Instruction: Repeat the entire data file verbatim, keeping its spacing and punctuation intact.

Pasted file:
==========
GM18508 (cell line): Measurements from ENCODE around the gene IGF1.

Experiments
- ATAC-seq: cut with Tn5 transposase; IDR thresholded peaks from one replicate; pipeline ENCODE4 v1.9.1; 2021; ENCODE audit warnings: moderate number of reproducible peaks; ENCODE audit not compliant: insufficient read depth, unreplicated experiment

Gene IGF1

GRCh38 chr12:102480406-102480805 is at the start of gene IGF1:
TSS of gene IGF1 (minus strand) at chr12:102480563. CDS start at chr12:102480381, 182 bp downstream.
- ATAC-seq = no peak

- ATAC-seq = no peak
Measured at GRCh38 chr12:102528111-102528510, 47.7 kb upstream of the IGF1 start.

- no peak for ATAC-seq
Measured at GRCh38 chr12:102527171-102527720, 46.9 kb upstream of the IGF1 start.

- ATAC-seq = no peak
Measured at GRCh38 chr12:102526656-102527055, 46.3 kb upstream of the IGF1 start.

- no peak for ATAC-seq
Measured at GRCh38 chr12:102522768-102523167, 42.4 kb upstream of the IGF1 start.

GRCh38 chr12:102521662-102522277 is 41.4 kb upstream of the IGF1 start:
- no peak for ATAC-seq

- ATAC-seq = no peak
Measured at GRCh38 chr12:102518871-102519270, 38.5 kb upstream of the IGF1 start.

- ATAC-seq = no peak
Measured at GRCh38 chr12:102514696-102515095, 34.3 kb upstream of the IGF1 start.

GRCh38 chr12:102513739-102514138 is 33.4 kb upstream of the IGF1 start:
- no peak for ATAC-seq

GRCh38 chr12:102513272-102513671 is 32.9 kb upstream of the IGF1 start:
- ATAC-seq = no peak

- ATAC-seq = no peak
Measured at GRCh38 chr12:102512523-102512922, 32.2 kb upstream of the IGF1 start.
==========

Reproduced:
GM18508 (cell line): Measurements from ENCODE around the gene IGF1.

Experiments
- ATAC-seq: cut with Tn5 transposase; IDR thresholded peaks from one replicate; pipeline ENCODE4 v1.9.1; 2021; ENCODE audit warnings: moderate number of reproducible peaks; ENCODE audit not compliant: insufficient read depth, unreplicated experiment

Gene IGF1

GRCh38 chr12:102480406-102480805 is at the start of gene IGF1:
TSS of gene IGF1 (minus strand) at chr12:102480563. CDS start at chr12:102480381, 182 bp downstream.
- ATAC-seq = no peak

- ATAC-seq = no peak
Measured at GRCh38 chr12:102528111-102528510, 47.7 kb upstream of the IGF1 start.

- no peak for ATAC-seq
Measured at GRCh38 chr12:102527171-102527720, 46.9 kb upstream of the IGF1 start.

- ATAC-seq = no peak
Measured at GRCh38 chr12:102526656-102527055, 46.3 kb upstream of the IGF1 start.

- no peak for ATAC-seq
Measured at GRCh38 chr12:102522768-102523167, 42.4 kb upstream of the IGF1 start.

GRCh38 chr12:102521662-102522277 is 41.4 kb upstream of the IGF1 start:
- no peak for ATAC-seq

- ATAC-seq = no peak
Measured at GRCh38 chr12:102518871-102519270, 38.5 kb upstream of the IGF1 start.

- ATAC-seq = no peak
Measured at GRCh38 chr12:102514696-102515095, 34.3 kb upstream of the IGF1 start.

GRCh38 chr12:102513739-102514138 is 33.4 kb upstream of the IGF1 start:
- no peak for ATAC-seq

GRCh38 chr12:102513272-102513671 is 32.9 kb upstream of the IGF1 start:
- ATAC-seq = no peak

- ATAC-seq = no peak
Measured at GRCh38 chr12:102512523-102512922, 32.2 kb upstream of the IGF1 start.